What I'm Doing

Monday, October 31, 2005

Happy Halloween/Reformation Day

So, today is Halloween, or, if you're so inclined, Reformation Day. That's right, on October 31, 1517, Martin Luther nailed his famous 95 Theses to the door of the church at Wittenburg.

Tomorrow is All Saints' Day, when some traditions honor all the men and women of God, whether known or obscure, who have gone before us. Perhaps I can celebrate All Saints' Day by finding a short biography or martyrdom account to read and be encouraged/edified by, to the glory of God.

Tonight, however, I will be trying to get sound working in Linux, and, hopefully, watching Family Guy.

Tuesday, October 25, 2005

The Fatherhood of God

Earlier today, I found an old article on Touchstone that was really interesting: "Thou Art the Everlasting Son of the Father," which I will first summarize some parts that stuck out to me and then offer some of my own thoughts.

Summary of (Some) Interesting Points

The main focus of the essay is (as the subtitle says) the Fatherhood of God. What got my attention was when the author started talking about how many groups are moving away from the traditional names of the Trinity (Father, Son, Holy Spirit) to "Creator, Redeemer, Sanctifier." His problem with that is that "Father, Son, Holy Spirit" refers to God in Eternity—in His eternal relationship to Himself—while "Creator, Reedemer, Sanctifier" only refers to God in His relation to his creatures. In other words, the Trinity is "Creator, Redeemer, Sanctifier" in the "economy of salvation", but if there were no creation to have created, no fallen man to have redeemed or to sanctify, God would not be "Creator, Redeemer, Sanctifier". However, God is always "Father, Son, Holy Spirit", because that is how God relates to himself: the Father is Father to the Son, etc.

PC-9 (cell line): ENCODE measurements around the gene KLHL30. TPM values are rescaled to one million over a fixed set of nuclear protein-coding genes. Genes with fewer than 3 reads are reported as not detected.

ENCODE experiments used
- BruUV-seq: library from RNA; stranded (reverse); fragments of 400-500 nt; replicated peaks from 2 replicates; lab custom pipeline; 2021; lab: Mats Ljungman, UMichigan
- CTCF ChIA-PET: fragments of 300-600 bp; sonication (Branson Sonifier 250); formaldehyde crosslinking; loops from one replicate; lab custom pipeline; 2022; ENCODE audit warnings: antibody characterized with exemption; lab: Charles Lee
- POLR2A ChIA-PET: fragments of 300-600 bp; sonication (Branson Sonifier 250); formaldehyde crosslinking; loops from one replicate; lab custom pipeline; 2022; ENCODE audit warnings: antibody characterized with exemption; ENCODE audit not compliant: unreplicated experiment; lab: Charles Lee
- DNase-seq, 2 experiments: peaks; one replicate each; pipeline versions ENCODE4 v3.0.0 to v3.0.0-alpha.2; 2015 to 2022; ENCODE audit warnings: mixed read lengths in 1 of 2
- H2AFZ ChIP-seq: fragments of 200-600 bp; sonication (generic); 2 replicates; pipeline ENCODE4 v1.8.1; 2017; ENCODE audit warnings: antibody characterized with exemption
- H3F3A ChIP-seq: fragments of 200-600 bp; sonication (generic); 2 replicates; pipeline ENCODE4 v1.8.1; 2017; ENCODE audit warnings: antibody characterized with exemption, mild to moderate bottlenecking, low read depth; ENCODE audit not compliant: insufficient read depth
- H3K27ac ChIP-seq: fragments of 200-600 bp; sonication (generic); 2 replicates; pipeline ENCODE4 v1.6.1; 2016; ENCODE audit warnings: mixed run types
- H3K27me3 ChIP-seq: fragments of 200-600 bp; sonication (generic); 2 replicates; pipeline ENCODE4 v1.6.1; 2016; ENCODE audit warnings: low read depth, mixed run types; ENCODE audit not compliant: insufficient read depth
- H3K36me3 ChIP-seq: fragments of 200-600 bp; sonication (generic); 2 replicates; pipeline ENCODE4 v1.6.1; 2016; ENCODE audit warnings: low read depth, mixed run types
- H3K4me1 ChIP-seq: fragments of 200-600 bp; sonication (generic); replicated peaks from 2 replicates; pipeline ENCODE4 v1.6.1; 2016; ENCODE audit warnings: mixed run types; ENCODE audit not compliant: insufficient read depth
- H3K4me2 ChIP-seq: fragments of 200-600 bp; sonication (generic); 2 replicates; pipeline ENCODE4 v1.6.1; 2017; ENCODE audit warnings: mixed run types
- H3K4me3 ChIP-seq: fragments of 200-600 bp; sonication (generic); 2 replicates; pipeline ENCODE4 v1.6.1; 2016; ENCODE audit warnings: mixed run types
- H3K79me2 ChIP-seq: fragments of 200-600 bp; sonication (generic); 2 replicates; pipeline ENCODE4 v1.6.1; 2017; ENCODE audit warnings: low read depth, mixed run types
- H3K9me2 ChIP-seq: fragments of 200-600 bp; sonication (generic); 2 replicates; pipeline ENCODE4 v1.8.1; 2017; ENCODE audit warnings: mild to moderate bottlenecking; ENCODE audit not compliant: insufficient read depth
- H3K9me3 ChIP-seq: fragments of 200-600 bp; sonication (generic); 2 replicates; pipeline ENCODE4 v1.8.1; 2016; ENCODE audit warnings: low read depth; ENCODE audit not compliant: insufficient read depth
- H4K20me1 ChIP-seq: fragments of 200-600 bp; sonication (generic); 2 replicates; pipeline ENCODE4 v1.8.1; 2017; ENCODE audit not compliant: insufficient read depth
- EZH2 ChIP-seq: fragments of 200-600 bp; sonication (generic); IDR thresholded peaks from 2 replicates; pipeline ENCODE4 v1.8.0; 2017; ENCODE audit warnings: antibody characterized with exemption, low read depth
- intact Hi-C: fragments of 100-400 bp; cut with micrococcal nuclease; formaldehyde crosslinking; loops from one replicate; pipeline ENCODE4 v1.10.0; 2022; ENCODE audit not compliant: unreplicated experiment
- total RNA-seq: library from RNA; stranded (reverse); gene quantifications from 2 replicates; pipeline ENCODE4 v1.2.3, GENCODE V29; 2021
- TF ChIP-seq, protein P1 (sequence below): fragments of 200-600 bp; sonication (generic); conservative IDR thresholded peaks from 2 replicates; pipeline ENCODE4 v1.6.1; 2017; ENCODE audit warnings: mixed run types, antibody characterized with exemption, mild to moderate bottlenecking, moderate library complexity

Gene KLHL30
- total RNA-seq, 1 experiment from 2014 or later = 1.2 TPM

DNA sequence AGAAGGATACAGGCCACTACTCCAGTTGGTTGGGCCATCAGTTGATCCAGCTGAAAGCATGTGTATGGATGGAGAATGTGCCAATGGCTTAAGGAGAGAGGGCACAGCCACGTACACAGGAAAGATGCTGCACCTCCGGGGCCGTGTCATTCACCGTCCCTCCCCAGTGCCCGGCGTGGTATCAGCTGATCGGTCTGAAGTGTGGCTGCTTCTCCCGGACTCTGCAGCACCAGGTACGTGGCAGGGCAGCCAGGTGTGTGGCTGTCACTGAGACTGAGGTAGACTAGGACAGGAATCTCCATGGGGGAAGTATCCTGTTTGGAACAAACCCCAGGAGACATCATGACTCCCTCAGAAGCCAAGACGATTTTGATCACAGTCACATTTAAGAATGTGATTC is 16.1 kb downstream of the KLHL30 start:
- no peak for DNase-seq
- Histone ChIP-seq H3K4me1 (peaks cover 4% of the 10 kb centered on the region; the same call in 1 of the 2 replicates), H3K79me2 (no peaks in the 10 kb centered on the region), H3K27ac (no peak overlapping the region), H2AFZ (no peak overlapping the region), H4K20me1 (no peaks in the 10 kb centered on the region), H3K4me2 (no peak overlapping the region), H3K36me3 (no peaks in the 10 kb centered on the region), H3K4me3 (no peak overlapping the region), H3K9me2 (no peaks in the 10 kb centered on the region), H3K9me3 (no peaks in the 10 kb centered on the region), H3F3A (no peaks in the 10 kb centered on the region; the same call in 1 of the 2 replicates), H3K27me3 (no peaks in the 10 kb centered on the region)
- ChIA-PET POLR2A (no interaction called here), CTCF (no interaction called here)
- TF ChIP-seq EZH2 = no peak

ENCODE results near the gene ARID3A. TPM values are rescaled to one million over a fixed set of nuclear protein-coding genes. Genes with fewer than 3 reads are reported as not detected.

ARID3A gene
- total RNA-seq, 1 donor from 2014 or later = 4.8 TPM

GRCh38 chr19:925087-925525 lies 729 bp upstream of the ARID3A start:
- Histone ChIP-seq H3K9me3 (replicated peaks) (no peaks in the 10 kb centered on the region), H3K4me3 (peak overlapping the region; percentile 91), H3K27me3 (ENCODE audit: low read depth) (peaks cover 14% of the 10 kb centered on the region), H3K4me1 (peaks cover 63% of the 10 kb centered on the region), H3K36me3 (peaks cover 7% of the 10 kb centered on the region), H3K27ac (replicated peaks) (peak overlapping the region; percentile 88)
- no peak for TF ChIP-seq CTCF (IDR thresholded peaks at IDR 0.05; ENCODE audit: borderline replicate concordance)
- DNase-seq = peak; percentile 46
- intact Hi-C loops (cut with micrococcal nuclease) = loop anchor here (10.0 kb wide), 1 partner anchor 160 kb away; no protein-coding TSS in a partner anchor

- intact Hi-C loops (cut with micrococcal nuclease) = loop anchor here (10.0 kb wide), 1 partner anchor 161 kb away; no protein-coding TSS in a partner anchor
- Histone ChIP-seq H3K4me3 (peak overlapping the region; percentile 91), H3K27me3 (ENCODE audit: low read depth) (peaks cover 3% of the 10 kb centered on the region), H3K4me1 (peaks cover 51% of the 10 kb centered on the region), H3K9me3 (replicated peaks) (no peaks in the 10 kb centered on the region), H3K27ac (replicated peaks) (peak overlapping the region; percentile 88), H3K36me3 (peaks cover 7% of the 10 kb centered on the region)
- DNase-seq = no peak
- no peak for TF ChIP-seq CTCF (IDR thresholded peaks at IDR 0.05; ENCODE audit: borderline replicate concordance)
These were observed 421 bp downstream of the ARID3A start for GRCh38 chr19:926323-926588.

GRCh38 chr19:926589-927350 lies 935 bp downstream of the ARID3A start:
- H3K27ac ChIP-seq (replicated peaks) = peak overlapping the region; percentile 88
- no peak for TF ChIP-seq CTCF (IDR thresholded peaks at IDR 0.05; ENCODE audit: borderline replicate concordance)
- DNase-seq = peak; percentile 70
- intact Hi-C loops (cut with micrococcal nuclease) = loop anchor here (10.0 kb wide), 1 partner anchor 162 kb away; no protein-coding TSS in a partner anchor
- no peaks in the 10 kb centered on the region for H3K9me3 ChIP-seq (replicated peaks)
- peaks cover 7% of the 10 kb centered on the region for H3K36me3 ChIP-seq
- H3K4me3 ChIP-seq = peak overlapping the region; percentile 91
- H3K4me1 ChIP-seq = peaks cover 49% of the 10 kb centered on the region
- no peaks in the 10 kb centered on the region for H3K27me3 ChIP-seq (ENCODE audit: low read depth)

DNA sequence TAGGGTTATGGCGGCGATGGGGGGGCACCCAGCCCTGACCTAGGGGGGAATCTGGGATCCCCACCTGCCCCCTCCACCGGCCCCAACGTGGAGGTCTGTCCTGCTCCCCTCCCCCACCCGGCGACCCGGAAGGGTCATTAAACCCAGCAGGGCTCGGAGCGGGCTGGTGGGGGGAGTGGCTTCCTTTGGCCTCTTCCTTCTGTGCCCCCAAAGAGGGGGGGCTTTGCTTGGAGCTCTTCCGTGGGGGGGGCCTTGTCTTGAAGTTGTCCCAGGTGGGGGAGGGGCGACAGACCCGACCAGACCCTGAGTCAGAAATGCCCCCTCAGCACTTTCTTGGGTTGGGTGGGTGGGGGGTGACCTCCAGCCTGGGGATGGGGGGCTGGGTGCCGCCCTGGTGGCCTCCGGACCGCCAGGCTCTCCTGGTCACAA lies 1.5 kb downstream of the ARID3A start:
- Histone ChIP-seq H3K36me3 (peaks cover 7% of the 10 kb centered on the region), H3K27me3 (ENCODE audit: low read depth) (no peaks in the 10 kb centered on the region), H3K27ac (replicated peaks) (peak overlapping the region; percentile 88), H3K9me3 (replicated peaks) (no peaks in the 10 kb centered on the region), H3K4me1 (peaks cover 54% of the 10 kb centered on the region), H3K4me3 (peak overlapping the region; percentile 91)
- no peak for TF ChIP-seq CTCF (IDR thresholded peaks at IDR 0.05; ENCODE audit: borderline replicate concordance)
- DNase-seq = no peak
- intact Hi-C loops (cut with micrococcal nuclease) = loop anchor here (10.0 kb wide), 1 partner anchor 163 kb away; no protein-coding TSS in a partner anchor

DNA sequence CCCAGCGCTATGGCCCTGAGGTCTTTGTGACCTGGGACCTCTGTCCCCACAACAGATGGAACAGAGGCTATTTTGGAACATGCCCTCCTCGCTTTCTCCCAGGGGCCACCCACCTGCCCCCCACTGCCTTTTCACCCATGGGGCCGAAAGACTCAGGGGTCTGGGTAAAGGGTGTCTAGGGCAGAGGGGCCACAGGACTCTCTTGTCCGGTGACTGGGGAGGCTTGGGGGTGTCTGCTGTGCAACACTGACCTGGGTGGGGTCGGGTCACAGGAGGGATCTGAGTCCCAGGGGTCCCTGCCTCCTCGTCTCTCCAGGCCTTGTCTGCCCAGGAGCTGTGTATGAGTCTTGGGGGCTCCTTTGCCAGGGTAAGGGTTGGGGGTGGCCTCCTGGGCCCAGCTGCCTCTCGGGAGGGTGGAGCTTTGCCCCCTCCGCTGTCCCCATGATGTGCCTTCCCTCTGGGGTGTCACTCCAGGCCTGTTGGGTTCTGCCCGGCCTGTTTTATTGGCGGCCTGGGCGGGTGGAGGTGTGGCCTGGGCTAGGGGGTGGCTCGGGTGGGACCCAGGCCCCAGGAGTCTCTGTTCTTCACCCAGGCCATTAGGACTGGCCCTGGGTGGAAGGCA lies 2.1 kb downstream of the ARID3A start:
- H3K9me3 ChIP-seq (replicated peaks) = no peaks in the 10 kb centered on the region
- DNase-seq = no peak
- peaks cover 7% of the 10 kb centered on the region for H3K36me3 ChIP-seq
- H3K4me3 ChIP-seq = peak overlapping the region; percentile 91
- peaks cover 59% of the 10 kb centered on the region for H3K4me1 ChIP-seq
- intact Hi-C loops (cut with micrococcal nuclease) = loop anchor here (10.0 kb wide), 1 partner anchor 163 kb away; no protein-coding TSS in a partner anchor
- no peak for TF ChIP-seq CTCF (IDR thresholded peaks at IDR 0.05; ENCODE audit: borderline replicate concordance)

He also talks about the monarcy of the Father, and—another thing I found interesting—says that referring to the Father as "Father" is not a figure of speech. It is not a metaphor, whereby God is compared to our earthly fathers. As the author says, He is not simply like a father, nor is He even a father, He is the Father, and all earthly fatherhood finds its source in Him. Rather than saying our relationship to God is like our relationship to our earthly fathers, we should say our relationship to our earthly fathers is like our relationship to God the Father. He does refer to some instances where metaphor and simile are appropriate: for instance, referring to God as a rock is a metaphor, comparing his steadfastness, strength, etc. to that of a rock which is never moved but God is not actually a rock, and one could legitimately refer to God, metaphorically, as a mother, but He is not "the Mother."